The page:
iOS 13.3.1 beta 2 addresses location tracking privacy issues with a new toggle

iPhone photo with geolocation

User privacy and security is a major focal point for Apple and the products it sells. But late last month some questions and concerns were brought up regarding the company’s newest iPhone models.

Specifically, it was revealed that the iPhone 11 series continues to track a user’s location — even if the user has turned this off. Following the initial report, Apple provided a relatively weak statement on the matter, basically saying that, yes, it was happening, but, no, it didn’t see any issues:

We do not see any actual security implications. It is expected behavior that the Location Services icon appears in the status bar when Location Services is enabled. The icon appears for system services that do not have a switch in Settings.

It only took one more day before Apple would change its tune on the matter and actually explain what was going on, which ultimately had to do with the Ultra Wideband (UWB) technology baked into its newest iPhones thanks to the U1 chip. Apple’s updated statement on the matter:

Ultra Wideband technology is an industry standard technology and is subject to international regulatory requirements that require it to be turned off in certain location. iOS uses Location Services to help determine if iPhone is in these prohibited locations in order to disable Ultra Wideband and comply with regulations. The management of Ultrawide Band compliance and its use of location data is done entirely on the device and Apple is not collecting user location data.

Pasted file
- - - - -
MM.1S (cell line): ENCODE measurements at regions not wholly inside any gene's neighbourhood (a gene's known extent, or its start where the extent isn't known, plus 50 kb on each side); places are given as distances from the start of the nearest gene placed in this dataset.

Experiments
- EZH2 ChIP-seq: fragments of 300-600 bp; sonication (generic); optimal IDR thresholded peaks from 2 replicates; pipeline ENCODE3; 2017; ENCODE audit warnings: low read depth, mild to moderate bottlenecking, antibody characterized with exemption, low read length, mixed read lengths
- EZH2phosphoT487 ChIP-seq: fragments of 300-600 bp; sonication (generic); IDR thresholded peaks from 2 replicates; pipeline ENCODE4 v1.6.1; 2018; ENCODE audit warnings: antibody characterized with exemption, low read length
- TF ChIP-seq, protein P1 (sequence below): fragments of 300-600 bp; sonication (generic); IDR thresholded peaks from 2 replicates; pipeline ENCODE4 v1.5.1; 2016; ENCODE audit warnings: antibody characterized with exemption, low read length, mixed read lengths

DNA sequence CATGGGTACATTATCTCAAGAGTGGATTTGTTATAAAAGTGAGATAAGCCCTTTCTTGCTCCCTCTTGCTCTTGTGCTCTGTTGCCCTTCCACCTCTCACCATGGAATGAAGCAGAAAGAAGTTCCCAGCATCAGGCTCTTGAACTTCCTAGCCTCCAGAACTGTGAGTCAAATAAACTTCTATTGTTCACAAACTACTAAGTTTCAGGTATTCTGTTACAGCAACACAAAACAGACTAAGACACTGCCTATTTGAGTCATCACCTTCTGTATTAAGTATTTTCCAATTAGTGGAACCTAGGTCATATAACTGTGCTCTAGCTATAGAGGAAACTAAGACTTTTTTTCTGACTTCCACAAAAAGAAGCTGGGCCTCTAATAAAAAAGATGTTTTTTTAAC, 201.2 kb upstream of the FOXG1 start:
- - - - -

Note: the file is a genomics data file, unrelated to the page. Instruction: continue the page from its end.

And now, here are in the middle of January and it looks like Apple has decided to throw in an additional toggle for iPhone users to get more control over all of this. Earlier this week Apple seeded the second developer and public betas of iOS 13.3.1. Today it has been confirmed that the new software includes a dedicated toggle to turn off the UWB feature altogether — a feature that Apple said it would implement back in December of last year.

TUTORIAL: How to stop iPhone from tracking your location.

Brandon Butch was the first to notice (via 9to5Mac), and posted the finding on Twitter today:

(Click through to see the full image.)

When disabling the feature, there is a pop-up that will inform the user that, “Turning off location for networking and wireless may affect Bluetooth, Wi-Fi, and Ultra Wideband Performance”.

It really does feel like Apple is still holding back on some of these elements, refusing to believe that customers actually¬†want to be able to control these elements. Which has to be a hard habit to break after all these years. But at least the company listens at this point and we’re getting these types of changes rolled out, even if they should’ve been there the whole time.

Better late than never, right?